Larimer County is leading the charge to repair the Fish Creek infrastructure. The project is currently in the design phase for utilities, with the design phase for roads and trails beginning this fall. We anticipate we can complete utilities construction by spring of 2015, and once that groundwork is complete, we can begin to construct the road and trail system, likely in late fall of 2015. Public input is taking place throughout this project, and it’s critical to restoring Fish Creek infrastructure in a way that best suits the community’s needs. We’re holding a second open house August 20, from 4 p.m. until 7 p.m. at the Estes Park Museum, 200 Fourth Street. Please join us to hear about where we are in the process and provide us with feedback. You can also find detailed project information on the website www.FishCreekCorridorRepair.com, and submit your comments right there on the web at all times during the project.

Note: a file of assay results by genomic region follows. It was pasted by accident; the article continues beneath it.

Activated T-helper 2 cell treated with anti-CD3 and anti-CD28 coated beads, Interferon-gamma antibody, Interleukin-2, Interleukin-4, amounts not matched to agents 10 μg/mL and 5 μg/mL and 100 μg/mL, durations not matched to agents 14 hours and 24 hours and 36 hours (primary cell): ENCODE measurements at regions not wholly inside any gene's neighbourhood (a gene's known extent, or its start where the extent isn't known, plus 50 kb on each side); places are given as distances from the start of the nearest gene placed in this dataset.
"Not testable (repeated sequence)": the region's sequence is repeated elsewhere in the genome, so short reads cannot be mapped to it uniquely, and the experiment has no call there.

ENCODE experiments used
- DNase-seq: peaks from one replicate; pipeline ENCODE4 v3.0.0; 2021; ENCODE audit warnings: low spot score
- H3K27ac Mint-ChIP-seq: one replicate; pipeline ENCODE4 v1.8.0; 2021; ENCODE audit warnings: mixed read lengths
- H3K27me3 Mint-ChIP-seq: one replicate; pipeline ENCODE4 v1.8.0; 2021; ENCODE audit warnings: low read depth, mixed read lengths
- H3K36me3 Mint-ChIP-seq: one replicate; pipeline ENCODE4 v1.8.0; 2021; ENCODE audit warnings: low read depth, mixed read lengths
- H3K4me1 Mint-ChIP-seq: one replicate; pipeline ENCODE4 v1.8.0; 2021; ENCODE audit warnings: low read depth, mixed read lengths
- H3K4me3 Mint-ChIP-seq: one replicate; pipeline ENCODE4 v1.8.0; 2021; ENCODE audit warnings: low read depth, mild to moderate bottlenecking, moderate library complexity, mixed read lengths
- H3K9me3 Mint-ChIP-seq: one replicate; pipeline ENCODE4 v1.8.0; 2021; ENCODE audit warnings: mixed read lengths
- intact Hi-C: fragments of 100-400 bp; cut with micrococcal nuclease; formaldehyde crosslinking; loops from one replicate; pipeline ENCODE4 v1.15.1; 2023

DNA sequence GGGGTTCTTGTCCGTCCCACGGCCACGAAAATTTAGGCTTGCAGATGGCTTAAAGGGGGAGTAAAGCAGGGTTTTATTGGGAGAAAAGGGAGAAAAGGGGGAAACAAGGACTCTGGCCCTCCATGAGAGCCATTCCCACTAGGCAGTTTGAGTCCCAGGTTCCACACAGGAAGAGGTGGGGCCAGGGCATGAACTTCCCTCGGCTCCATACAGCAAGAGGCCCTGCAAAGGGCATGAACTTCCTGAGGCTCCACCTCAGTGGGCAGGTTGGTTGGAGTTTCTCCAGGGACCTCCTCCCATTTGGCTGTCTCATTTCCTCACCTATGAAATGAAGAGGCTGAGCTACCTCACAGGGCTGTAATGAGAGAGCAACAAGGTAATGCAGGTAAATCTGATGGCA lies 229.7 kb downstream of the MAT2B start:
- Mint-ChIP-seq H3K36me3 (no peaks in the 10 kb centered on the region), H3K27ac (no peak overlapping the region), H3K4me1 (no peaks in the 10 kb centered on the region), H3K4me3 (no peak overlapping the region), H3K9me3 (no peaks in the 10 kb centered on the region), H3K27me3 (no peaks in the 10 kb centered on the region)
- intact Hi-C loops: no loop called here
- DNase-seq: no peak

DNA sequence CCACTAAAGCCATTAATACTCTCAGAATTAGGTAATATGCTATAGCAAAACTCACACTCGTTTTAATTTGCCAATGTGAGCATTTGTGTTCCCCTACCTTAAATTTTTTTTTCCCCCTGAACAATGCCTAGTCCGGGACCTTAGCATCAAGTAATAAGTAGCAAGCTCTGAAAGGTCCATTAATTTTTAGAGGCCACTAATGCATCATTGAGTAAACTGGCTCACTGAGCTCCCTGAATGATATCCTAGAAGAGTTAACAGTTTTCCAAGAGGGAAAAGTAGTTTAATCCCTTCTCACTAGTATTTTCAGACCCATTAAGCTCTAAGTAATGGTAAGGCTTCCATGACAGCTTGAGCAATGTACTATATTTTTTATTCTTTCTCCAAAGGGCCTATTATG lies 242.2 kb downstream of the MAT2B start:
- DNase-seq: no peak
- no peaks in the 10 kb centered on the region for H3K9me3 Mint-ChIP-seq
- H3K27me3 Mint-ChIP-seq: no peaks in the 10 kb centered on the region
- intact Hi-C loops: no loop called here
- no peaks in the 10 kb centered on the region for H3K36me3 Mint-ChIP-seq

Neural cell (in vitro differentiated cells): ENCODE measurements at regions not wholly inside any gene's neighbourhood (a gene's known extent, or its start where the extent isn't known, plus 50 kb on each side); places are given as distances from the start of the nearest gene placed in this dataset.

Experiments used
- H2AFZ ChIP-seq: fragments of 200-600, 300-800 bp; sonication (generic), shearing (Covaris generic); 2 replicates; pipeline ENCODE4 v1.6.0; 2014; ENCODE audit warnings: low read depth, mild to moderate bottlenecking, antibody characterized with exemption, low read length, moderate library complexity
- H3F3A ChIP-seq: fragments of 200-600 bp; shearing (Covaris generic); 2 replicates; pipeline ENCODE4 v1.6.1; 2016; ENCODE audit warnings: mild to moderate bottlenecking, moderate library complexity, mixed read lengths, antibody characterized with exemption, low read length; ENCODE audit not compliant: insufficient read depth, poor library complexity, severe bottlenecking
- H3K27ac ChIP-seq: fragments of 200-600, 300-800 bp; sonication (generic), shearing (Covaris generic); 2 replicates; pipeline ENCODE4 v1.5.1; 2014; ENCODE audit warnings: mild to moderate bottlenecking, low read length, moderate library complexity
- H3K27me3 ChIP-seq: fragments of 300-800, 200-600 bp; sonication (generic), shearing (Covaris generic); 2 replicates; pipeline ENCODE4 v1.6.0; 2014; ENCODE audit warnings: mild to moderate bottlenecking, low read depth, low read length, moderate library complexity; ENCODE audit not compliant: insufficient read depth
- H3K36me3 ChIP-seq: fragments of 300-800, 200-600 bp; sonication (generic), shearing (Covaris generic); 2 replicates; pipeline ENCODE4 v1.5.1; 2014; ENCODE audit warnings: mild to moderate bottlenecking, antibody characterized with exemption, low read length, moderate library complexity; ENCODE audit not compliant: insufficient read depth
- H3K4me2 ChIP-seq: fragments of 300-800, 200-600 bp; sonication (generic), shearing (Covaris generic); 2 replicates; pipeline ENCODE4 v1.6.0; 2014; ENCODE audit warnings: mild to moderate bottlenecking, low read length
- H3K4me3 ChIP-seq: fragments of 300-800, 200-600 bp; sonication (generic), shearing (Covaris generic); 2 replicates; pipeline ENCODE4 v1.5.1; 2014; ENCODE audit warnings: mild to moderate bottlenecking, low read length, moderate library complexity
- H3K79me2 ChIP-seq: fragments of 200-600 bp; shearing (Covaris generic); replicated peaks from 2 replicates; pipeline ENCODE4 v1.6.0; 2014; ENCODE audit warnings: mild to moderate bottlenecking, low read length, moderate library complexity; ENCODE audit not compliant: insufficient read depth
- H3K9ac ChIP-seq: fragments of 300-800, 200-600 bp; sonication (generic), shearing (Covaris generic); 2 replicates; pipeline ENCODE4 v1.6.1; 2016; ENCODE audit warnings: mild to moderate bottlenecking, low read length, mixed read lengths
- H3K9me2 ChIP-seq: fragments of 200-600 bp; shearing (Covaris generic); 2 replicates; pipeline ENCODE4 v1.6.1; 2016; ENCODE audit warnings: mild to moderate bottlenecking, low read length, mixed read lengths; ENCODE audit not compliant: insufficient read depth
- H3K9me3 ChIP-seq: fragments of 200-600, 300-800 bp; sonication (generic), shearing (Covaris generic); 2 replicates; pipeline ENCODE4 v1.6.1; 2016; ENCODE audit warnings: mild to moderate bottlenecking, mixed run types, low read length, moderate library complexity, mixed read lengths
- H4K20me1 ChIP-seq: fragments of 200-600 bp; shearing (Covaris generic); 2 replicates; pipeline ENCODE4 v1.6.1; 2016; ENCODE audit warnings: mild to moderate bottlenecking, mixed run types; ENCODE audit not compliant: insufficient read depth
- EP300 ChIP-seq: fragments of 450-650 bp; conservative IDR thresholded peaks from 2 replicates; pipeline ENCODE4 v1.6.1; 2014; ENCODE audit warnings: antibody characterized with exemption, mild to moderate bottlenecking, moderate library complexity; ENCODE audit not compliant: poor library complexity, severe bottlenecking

Until we’re finished, we appreciate your patience with the temporary infrastructure that’s in place along Fish Creek. The length of the road is maintained by Larimer County, and the Town is responsible for maintaining the bridge at Scott Avenue. While it wouldn’t be a wise use of public funds to pave the road and crossing only to tear it up next year, we are doing our best to maintain them, which has been a challenge with plenty of spring and summer rain.
More Infrastructure Repairs
Scattered throughout Town limits, 27 smaller-scale road, bridge, curb and gutter, culvert and trail repair projects have already been designed. The Town has secured future reimbursement with the State of Colorado, FEMA and Federal Highway Administration where needed, for between 80 and 87.5 percent of the eligible project costs, to offset the Town’s expenses. We’re currently seeking construction bids, and if we can secure a qualified contractor, we hope to complete these repairs in the fall of 2014. The project areas include:
• Community Drive
• Fall River Road, Fall River Court
and Fall River Drive
• Brook Drive
• Brook Court
• West Elkhorn Avenue and Spruce Drive
• Cherokee Road
• Heinz Parkway
• Grey Fox Drive
• Lexington Lane
• Grand Estates
• Old Ranger Drive
• Steele Court
• Aspen Avenue